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40 minutes ago, phillyk said:

Front 9 is always odd and back 9 is always even for a regulation 18 hole course.  if there are 3 9's and the 18 holes starts switching around each day, the 9's are each labeled 1-9 instead.

My best guess as to why is for golfers who only play 9 holes on an 18 hole course (leagues).  You still want allocations to be fair.

That is not the case, our course the odd handicap holes are the back 9. 

Oops I didn't read the previous posts. :-(

Edited by jsgolfer

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I'm looking at two score cards from courses I've played this year and they have the even handicap holes on the front.  

I'm also looking at one score card where there is no rhyme nor reason to the handicap holes.   Lakewood Shores Resort - Blackshire is as follows 13,4,8,7,2,14,16,18,9 / 5,17,6,15,3,1,10,12,11

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5 hours ago, Papa Steve 55 said:

Why are the odds on one 9 and the evens on the other?

My course clearly has the 2 most difficult holes and the 2 easiest on the front. I always assumed it was for handicapping a 9 hole round, but am not sure of the reasoning.

As others said it's not difficulty, it's the holes where the higher handicapper is most likely.

They also try to spread the strokes out, because if a 12 handicapper plays a scratch golfer and the first 12 holes give him strokes, the match may be almost decided unfairly early before the scratch golfer gets to play some even holes. Spreading them out to evens/odds guarantees that the strokes are somewhat spread out.

2 hours ago, Papa Steve 55 said:

I'm a bit dense tonight, a bogy golfer is getting a stroke a hole vs scratch no matter the handicap rating of the hole. If it is a 17 vs scratch though, how did the decision come to be that the 17 is getting a shot on all except the 18th stroke hole.. What did the USGA 'measure' to decide that, for example, that hole 2, not 6 is more difficult? I have to assume its more than distance.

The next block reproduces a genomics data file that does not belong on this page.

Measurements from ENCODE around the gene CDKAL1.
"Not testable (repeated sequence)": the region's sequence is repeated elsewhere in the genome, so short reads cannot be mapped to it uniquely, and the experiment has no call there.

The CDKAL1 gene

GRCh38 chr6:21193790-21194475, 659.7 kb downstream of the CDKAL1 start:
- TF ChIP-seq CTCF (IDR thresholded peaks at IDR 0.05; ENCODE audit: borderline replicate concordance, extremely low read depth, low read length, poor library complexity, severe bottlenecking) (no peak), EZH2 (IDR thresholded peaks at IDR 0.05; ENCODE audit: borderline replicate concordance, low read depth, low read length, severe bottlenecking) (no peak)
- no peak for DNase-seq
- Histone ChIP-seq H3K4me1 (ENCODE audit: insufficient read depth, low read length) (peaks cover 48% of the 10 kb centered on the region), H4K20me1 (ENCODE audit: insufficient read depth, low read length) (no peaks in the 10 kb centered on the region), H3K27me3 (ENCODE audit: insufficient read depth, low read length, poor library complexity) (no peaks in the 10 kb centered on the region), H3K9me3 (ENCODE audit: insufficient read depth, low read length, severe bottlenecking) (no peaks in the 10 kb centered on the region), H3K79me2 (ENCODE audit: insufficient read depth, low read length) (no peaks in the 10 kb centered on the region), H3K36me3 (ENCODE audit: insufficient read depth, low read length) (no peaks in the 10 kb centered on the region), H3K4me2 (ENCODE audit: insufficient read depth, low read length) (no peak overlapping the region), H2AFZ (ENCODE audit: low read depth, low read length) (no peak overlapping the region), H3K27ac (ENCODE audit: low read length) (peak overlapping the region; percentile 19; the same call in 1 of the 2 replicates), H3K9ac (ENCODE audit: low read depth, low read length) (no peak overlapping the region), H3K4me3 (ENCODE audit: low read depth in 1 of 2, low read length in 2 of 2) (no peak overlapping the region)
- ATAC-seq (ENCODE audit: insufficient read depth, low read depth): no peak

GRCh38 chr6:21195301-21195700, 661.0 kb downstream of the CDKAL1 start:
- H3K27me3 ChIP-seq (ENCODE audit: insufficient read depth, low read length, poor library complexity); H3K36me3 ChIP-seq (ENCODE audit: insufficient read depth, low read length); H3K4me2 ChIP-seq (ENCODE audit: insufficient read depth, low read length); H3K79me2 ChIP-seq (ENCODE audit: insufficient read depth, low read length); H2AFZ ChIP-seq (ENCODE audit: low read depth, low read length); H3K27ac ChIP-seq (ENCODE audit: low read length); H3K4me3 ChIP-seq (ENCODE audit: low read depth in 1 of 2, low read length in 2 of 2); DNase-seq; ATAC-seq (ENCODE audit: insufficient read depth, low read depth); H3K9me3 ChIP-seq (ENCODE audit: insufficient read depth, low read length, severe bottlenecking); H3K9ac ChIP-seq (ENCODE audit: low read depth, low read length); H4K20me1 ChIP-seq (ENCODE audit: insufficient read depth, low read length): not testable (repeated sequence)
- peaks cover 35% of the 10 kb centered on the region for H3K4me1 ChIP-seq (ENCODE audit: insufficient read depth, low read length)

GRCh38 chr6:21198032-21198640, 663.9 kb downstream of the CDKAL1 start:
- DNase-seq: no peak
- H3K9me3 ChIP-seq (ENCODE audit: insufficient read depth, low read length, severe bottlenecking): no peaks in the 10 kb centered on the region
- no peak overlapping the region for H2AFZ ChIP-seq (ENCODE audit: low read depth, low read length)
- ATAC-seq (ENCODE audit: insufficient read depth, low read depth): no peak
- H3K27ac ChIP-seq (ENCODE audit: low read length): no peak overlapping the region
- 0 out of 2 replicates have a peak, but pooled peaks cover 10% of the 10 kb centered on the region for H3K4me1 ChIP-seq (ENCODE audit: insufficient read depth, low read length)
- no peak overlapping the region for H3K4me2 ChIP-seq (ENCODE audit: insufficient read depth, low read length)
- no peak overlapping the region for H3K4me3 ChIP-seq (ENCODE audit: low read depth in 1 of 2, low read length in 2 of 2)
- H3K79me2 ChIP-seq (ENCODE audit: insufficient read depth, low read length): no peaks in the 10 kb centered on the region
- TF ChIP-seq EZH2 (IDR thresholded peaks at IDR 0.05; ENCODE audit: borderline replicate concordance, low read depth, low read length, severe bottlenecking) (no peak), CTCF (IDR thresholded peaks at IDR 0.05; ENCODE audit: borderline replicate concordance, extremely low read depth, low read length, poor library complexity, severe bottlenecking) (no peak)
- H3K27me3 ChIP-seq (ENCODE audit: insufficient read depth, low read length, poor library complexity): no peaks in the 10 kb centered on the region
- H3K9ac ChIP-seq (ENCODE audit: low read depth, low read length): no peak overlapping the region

They analyze a few hundred scorecards. The 18th handicap hole is the one where the scoring spread is the closest.

That's simple. One of them had to be.

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7 hours ago, iacas said:

As others said it's not difficulty, it's the holes where the higher handicapper is most likely.

They also try to spread the strokes out, because if a 12 handicapper plays a scratch golfer and the first 12 holes give him strokes, the match may be almost decided unfairly early before the scratch golfer gets to play some even holes. Spreading them out to evens/odds guarantees that the strokes are somewhat spread out.

They analyze a few hundred scorecards. The 18th handicap hole is the one where the scoring spread is the closest.

That's simple. One of them had to be.

Ahh, so there is a number crunch involved for existing courses. I assume a new course would have them set by someone with experience, then adjusted when there is a reasonable sample size.

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On 9/25/2017 at 6:03 AM, Papa Steve 55 said:

Ahh, so there is a number crunch involved for existing courses. I assume a new course would have them set by someone with experience, then adjusted when there is a reasonable sample size.

I believe they often use the course rating for scratch and bogey golfers to get a reasonable estimate about which holes have the largest or smallest gaps.

Distance is often a big component.